GDPR: What we’ve learnt so far

Following its introduction back in May, we are now some four months into the General Data Protection Regulation (GDPR) and it remains a hot topic with clients. Whilst the furore of the May deadline has been and gone, does the appetite to become or even remain GDPR compliant still exist?

Since May, our team has been spending time ensuring our clients’ preparations are well executed and helping them provide a clear picture of where their data exists. The interesting aspect to this is that no matter the organisation, or goals associated with it, they all have personal data that requires protection of varying degrees. Some make their business about the personal data, some need the data to enable business and some have it to operate a business.

GDPR compliance is an ongoing process and will require an ongoing effort. Organisations have had two years to prepare for the regulations and yet many have only just started their compliance journey. While this is not ideal, it is likely that the Information Commissioners Office (ICO) will not tolerate non-compliance.

So what have we seen so far? Several common themes have emerged that we thought would be useful to share:

Breach and incident reporting

The processes to support the identification of and subsequent reporting of a breach, loss or incident to the ICO have not been robust enough to report in a timely manner. That – coupled with a lack of coordinated involvement, role responsibility and a “what happens if” plan – has put organisations at risk of falling at the first hurdle when reporting within the mandatory 72 hours deadline.

Data Protection Officer (appointed internally or externally)

Small, medium or large organisations have all found this area challenging. Articles within the GDPR state that an independent person should be appointed and have responsibility for managing the protection of data and acting on the organisation’s behalf in regard to all matters relating to data protection. This single resource can be quite draining, expensive and doesn’t often exist within organisations. Moreover, there is confusion around ownership of all data protection activity, both at operational and board level.

Third party assurance

Most organisations were successful in identifying where their personal data is, during transit, at rest and when in use. However, some have forgone responsibility for the data once it is handed over to a third party. This is simply no longer acceptable and is a dangerous weakness in the controls that should be in place. Upon review, several clients did not have contractual requirements outlining the security and protection standards afforded to personal data found in service agreements. Many clients had not considered due diligence within their supply chain and the use of third parties to ensure compliance.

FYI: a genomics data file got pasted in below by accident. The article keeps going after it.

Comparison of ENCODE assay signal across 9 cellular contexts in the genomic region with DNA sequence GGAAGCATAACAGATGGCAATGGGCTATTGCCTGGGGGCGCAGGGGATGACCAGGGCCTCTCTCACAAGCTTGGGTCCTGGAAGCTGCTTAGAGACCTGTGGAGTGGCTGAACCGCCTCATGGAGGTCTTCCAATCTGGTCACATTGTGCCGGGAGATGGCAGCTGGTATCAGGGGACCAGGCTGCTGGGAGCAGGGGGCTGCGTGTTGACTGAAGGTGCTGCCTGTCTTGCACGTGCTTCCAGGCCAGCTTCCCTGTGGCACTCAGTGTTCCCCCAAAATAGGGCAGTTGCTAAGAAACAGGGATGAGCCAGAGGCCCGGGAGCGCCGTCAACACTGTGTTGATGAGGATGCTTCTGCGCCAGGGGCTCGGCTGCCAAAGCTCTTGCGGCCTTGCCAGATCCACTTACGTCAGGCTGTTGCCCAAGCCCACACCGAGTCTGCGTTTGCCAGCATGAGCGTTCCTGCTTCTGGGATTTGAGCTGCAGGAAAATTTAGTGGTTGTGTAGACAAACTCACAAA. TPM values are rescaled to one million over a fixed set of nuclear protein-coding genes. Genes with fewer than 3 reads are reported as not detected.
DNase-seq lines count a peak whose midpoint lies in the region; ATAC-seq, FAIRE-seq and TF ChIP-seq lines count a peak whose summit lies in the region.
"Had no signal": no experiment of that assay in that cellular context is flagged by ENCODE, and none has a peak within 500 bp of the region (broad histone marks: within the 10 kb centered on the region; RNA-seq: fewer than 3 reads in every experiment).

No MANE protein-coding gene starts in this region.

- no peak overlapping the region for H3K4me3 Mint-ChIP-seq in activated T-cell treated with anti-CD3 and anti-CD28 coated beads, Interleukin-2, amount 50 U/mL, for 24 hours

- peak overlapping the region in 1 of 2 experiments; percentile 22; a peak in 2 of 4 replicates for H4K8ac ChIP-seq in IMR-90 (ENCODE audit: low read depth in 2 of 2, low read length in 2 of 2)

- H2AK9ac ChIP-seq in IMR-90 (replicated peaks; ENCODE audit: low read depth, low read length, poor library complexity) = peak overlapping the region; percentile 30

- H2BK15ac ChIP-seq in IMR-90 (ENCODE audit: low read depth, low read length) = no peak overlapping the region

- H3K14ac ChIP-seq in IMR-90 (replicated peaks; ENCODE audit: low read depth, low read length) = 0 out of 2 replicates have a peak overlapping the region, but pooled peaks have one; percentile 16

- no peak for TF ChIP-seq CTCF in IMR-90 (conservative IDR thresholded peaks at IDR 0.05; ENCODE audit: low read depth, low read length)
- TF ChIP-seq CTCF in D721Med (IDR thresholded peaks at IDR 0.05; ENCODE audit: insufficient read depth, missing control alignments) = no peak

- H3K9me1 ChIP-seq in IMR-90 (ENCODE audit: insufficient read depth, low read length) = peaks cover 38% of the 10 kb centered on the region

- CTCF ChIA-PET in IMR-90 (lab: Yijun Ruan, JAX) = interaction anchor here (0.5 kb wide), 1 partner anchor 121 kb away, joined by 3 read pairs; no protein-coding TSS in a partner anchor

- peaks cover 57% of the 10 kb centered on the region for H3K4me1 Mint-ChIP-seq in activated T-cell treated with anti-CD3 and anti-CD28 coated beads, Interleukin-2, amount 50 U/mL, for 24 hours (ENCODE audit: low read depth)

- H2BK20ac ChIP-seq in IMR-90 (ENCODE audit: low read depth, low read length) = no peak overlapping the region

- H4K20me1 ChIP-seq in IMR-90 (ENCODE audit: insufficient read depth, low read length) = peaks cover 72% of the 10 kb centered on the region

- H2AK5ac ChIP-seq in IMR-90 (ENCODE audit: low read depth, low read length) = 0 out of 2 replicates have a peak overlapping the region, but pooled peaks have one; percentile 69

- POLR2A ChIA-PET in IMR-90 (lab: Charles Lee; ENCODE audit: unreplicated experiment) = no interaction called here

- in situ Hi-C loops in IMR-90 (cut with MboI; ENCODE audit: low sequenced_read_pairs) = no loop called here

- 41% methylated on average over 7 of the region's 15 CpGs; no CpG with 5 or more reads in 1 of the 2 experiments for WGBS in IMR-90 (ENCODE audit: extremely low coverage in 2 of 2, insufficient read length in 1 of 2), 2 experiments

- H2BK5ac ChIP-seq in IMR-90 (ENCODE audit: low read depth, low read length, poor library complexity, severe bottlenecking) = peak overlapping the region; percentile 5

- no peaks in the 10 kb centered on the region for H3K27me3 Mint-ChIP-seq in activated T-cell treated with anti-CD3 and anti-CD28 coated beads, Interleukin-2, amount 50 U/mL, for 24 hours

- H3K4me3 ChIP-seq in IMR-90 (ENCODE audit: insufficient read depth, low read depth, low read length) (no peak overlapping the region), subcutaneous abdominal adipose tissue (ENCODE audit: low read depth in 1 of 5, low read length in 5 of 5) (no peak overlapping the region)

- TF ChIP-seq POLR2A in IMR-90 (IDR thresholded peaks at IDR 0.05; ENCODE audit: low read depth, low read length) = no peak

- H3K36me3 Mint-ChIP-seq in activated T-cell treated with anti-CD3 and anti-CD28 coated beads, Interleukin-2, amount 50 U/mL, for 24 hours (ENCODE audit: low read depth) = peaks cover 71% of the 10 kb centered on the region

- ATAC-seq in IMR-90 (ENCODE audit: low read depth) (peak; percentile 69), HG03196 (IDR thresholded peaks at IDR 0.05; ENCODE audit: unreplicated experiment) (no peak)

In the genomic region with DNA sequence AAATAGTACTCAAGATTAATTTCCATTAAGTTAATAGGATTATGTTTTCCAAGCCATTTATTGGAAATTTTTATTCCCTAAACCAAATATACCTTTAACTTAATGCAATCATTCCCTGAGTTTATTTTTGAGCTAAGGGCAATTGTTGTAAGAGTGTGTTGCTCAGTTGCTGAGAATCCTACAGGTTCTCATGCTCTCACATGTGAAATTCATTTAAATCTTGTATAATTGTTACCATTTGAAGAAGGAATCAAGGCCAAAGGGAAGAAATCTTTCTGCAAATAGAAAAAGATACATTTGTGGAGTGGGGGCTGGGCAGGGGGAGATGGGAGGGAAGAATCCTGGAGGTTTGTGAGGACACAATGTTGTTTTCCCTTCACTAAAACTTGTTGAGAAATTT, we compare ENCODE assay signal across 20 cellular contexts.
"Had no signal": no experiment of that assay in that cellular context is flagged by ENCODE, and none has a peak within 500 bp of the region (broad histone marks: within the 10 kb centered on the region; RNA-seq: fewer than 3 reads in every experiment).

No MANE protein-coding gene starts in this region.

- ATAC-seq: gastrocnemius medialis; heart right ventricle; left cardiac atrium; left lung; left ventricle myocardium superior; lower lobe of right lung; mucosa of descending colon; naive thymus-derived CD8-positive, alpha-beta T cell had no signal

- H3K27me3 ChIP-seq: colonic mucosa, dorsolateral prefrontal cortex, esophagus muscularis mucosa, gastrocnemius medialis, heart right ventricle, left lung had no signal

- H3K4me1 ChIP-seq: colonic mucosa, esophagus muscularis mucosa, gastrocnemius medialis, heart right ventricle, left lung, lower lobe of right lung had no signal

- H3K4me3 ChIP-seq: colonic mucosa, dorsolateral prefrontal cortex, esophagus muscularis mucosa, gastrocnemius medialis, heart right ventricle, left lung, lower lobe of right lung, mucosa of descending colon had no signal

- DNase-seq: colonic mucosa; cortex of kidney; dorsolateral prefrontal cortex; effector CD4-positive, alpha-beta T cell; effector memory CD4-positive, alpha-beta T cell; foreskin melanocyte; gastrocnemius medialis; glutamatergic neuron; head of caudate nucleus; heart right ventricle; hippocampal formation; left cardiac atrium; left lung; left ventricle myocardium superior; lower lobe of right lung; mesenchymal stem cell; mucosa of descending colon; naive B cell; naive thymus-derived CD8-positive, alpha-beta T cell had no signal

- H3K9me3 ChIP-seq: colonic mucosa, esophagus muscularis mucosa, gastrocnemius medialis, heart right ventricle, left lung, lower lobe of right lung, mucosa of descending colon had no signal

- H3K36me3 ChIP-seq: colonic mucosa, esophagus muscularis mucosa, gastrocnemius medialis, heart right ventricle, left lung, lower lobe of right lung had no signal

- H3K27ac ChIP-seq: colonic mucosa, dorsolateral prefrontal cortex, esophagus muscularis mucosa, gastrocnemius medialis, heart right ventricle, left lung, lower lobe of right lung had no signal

Myth buster: Technology is not enough
Technology alone cannot solve your compliance questions, lawyers can certainly position you legally and assist with those aspects within the regulations such as the bases for processing and contractual agreements. Insurance companies can offer some level of protection, but only the organisation itself can do the real work required: it is not easy but it is achievable.

Richard Bell, our Privacy & Security Director, said: “We work closely with decision-makers assisting them with the implementation of data privacy measures. We help audit their compliance obligations and resiliency by testing systems, processes and infrastructure.”

Our team offers support and assists with an organisation’s GDPR compliance, cybersecurity and incident response measures, including:
• A complete review and/or developing a framework of policies and procedures needed to ensure GDPR compliance
• Provide a plan for Data Protection or Privacy by Design documentation
• Implement a regular review of security access and controls to ensure privacy and security of personal data
• Help organisations develop a staff training and awareness programme
• Provide leadership support and a business focal point for training to all staff on GDPR matters
• Support the regular testing regime of breach and incident response including specific development of bespoke desktop and playbook exercises to test decision making procedures
• Develop a communication plan for internal and external messaging to clients and staff, offering specific support for press and media handling
• Conduct information and security audits across the business to review, identify and assess known and unknown risks, including site visits, physical security reviews and provide an assurance opinion
• Ongoing virtual support and communication and reporting on the current state of the organisation
• Dedicated data protection experts who can provide real-time assurance through the provision of appropriate reporting mechanisms